No deal yet on the government shutdown, some strange stuff went on when Ariel Castro died, and the Nobel Peace Prize results are out.

It's Friday, and here are the “5 Things to Know for Your New Day."
Every weekday morning around 6, we’ll hit the top five stories of the day, clue you in on a few other buzzy items and let you know about some of the must-watch stories coming up on CNN’s morning show, “New Day.”

1. GOVERNMENT SHUTDOWN

Deal or no deal? That’s the question as the partial government shutdown enters its 11th day. The good news is President Obama and House Republicans are now talking. They've been bitterly divided along party lines for weeks, routinely throwing barbs but rarely trading proposals. The other good news is House Republicans offered a plan to temporarily halt a U.S. debt default. The president listened.  Both sides agreed to keep on talking. But just because they’re talking doesn’t mean there’s a deal on the debt ceiling, yet. And today, they’ll keep talking.
Meanwhile, outraged citizens are getting more creative. A new website urges furloughed employees to pass time by drunk-dialing Congress to express dismay about the shutdown.

Christine Romans, Brianna Keilar and Candy Crowley will be live at 6, 7 and 8 with more details.

2. NOBEL PEACE PRIZE

And the winner is … :   With the announcement,  the global spotlight is back on the Syrian conflict.  The Nobel Peace Prize committee awarded it to the Organisation for the Prohibition of Chemical Weapons, an international watchdog helping eliminate Syria's stockpiles.  The Nobel committee said the award was for the agency's longstanding efforts, and not for work in Syria, but it highlights the risks involved in disarming the nation. Of the hundreds of nominees for the award, Malala Yousafzai was getting the most buzz.  She stood up for education, and got shot in the head by the Taliban a year ago.  Her wounds were near fatal, but she survived.  The militants thought they silenced her, but they amplified her voice worldwide.

Christiane Amanpour joins us at 6 to tell us more about her wide-ranging interview with Malala. Erin McLaughlin will be live at 6 with more details after the Nobel announcement.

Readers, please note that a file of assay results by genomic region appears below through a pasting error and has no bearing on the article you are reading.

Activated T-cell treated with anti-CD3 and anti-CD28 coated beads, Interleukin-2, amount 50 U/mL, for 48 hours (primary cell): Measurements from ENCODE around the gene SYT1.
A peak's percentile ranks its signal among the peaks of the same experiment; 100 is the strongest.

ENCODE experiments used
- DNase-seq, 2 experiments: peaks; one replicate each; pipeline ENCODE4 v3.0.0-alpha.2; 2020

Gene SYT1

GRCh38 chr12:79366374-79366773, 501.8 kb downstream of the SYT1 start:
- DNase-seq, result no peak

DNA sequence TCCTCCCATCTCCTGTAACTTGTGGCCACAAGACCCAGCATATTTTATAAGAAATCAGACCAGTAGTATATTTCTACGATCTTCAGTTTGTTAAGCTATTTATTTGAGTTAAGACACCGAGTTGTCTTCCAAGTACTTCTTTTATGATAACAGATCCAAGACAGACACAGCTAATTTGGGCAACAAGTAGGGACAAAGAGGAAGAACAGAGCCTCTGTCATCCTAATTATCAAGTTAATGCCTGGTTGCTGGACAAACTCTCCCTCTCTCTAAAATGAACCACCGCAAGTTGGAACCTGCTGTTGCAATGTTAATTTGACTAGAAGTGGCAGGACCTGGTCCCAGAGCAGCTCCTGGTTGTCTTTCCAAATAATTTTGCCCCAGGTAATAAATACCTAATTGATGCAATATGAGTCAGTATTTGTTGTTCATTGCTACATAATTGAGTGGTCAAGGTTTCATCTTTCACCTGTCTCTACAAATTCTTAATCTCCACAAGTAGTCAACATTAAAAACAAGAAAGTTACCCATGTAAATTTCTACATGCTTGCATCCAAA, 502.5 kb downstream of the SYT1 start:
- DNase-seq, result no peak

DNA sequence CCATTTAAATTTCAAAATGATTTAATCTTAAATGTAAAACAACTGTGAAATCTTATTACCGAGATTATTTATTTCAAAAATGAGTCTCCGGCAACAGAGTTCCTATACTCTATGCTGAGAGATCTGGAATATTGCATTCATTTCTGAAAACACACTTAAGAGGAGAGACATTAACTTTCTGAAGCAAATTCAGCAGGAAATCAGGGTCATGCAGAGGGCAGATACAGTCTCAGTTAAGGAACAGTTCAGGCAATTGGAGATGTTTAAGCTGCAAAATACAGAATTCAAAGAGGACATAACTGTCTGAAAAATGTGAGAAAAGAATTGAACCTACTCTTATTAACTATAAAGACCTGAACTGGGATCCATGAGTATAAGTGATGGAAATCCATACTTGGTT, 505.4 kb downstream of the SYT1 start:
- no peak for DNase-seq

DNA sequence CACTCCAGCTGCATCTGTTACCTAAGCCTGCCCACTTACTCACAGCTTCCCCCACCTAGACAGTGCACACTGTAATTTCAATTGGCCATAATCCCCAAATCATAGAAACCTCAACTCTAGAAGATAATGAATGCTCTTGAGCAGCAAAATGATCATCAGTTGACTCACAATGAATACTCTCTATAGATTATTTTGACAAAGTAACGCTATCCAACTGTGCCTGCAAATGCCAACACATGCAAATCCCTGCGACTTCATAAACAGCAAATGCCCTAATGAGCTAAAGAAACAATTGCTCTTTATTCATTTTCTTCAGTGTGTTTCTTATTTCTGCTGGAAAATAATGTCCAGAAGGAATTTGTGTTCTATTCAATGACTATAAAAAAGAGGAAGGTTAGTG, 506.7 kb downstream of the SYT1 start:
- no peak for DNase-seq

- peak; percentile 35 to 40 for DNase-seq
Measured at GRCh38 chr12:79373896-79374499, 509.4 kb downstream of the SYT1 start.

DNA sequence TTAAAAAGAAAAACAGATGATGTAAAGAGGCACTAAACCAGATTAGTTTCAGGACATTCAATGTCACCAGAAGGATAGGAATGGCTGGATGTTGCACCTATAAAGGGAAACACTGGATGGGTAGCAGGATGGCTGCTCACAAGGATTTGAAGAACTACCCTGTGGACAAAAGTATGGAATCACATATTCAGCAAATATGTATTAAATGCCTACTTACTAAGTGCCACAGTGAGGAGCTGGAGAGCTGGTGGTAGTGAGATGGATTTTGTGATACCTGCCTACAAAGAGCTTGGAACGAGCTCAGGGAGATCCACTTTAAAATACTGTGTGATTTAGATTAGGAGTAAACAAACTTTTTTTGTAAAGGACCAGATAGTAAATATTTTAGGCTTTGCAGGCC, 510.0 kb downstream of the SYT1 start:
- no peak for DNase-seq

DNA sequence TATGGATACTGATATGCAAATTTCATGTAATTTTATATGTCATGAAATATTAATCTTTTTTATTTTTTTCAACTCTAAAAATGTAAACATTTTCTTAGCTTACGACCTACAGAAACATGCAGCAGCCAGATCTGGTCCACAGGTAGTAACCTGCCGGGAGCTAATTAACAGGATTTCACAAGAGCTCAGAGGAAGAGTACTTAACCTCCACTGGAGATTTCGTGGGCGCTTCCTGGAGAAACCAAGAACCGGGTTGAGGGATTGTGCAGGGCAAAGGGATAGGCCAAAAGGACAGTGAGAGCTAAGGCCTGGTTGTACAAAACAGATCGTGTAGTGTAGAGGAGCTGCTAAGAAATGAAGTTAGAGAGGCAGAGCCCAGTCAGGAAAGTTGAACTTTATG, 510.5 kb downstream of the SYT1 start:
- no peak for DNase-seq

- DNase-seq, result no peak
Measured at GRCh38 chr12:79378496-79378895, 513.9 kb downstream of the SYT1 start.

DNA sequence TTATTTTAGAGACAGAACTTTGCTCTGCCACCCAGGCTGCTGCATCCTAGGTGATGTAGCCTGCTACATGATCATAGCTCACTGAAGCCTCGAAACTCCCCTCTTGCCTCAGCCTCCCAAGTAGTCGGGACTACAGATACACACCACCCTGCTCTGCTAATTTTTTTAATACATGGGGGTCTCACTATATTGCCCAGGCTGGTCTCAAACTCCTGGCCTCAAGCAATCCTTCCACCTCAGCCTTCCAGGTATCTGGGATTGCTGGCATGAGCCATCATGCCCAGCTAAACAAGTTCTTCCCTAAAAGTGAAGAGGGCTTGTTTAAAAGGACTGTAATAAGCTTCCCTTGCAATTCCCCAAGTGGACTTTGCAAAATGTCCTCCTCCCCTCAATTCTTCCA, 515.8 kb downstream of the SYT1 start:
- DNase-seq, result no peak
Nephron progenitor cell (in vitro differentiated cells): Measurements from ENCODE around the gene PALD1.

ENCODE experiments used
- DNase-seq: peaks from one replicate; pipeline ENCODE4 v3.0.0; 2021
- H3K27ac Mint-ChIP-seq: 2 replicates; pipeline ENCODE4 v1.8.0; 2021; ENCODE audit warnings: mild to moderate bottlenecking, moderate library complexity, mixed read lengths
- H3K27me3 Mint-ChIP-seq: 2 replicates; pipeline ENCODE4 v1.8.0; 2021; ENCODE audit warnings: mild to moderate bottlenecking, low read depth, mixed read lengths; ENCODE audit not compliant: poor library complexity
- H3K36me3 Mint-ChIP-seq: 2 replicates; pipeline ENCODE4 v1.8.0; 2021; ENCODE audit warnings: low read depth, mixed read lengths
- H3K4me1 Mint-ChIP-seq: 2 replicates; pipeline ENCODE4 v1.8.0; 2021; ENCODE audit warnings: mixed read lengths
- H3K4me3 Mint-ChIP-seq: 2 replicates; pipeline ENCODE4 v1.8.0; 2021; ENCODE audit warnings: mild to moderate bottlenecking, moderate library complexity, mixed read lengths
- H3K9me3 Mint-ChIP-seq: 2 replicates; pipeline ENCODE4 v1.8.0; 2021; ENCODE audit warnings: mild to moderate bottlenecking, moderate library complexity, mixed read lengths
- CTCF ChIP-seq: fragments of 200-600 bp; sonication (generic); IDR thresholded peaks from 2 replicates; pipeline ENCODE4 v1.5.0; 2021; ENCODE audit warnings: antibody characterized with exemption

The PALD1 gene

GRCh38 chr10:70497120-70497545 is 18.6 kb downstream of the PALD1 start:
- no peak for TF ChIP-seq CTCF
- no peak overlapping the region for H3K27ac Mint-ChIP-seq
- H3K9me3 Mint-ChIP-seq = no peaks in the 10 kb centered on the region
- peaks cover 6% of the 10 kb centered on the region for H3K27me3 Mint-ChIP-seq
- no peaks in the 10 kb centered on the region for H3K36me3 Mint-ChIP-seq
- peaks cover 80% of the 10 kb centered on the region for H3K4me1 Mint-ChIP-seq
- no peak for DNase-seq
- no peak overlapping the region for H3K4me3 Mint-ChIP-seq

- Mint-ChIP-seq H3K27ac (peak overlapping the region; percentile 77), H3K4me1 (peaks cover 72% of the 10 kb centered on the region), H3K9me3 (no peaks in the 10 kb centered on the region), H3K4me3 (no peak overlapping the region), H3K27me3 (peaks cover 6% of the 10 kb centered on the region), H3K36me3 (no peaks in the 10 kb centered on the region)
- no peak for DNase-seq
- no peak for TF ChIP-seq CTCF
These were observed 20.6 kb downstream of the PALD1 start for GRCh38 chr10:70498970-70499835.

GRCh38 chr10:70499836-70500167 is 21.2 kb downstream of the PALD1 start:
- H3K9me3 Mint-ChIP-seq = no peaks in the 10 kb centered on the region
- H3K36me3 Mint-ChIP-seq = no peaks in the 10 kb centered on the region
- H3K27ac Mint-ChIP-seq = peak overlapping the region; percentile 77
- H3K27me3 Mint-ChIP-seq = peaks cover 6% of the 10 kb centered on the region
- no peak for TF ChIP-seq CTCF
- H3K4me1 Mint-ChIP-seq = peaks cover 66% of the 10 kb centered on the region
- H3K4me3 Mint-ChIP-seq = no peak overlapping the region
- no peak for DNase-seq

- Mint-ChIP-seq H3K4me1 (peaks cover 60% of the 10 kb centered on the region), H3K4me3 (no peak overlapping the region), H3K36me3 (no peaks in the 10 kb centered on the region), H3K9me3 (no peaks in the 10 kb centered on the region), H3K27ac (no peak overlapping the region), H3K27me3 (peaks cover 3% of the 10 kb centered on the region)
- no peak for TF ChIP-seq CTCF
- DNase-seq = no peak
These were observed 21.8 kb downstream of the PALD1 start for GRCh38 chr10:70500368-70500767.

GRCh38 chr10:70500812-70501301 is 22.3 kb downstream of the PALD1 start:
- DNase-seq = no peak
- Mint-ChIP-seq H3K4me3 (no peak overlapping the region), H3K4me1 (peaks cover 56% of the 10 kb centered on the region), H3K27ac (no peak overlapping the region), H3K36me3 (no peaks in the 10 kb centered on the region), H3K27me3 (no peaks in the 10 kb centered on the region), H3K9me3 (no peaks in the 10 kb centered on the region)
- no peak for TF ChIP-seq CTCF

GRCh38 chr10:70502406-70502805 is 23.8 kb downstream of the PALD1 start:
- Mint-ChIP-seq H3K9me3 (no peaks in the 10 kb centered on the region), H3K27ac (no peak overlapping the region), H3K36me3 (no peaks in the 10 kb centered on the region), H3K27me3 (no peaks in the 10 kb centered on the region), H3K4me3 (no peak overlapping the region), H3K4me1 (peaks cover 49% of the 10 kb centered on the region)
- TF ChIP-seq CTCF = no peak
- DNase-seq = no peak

3.ARIEL CASTRO

Jailhouse schlock: As if Ariel Castro’s heinous crimes weren't strange enough. Now that he is dead, it seems his suicide may mean trouble for the prison guards in charge of him. They could even get fired. Ohio’s corrections department has started a probe into the death of the man convicted of raping three girls for about a decade. And two guards may not have done their jobs right quite right. They were allegedly tardy on their rounds to check on prisoners and may have fudged their log books. The probe also put out a sensational allegation that Castro’s may not have hanged himself but instead had an accident. The corrections department report submitted some information that might indicate "the possibility of auto-erotic asphyxiation." Paula Gorniak, the coroner who did Castro’s autopsy, knocked that one down hard: “It was suicide.” She said that anyone making other claims was “outside of their lane.”

Pamela Brown is live at 6 and 7 with the latest.

4. GYM MAT DEATH

More questions:  Could surveillance video answer the questions many are asking about the suspicious death? Kendrick Johnson family attorneys think so. The teen was found dead in a rolled-up gym mat at a southern Georgia high school in January.  Authorities say he was suffocated in the mat while looking for a sneaker. His family says he was murdered. And they believe the surveillance video, now being withheld, will tell the true story. “There is one eyewitness that we know is available,” attorney Chevene B. King Jr. said yesterday. “For some unknown reason, this tape has been withheld.” The teen's relatives are not the only ones searching for answers. Federal authorities are looking into the case, too.

5.EDWARD SNOWDEN

To Russia, with love: The former U.S. spy agency contractor may have a guest soon. His dad, Lon Snowden, is in Russia, proclaiming his love and hoping for a reunion.  He also says his son should win the Nobel Peace Prize. The U.S. doesn't share his sentiment. It calls Edward Snowden a fugitive and wants to have a talk with him about leaking U.S. spy program details to the media. But the younger Snowden is in a secret location and has been under the radar since he fled to Russia in June.  But he reappeared briefly to receive an award from former intelligence leakers.

Nic Robertson and Phil Black will bring us the latest from Moscow.

Those are your five biggies for the day. Here are a few others that are brewing and have the Internet buzzing.

Animal attraction: Remember when dad would come home from work and you’d run to the door to greet him?  Yeah, elephants do that too.  We’re not sure what’s going on here – we don’t speak elephantelese – but they sure seem happy to see each other. And it’s like the rule of the Internet: Animals doing almost anything is cute.

Catzillas: And continuing our animal-themed buzzies this morning, take a look at this website , which mixes brides and cats in a oh so playful way. Forget boring old bouquets, just Photoshop a few pictures and voila, bridesthrowingcats.com. Spoiler alert: No real kitties were harmed in the making of this meme.

Gooey breakfast: There’s Grape-Nuts, and there’s cat vomit. And one TV anchor mistook one for the other.   Scot Haney, a Connecticut weatherman, thought he spotted some leftover breakfast on the floor while filming the evening news. He dug in, live on camera.  Only to come back later and say it was cat vomit.  No word on why he decided to eat food from the floor. But his video has gone viral, with collective chuckles worldwide.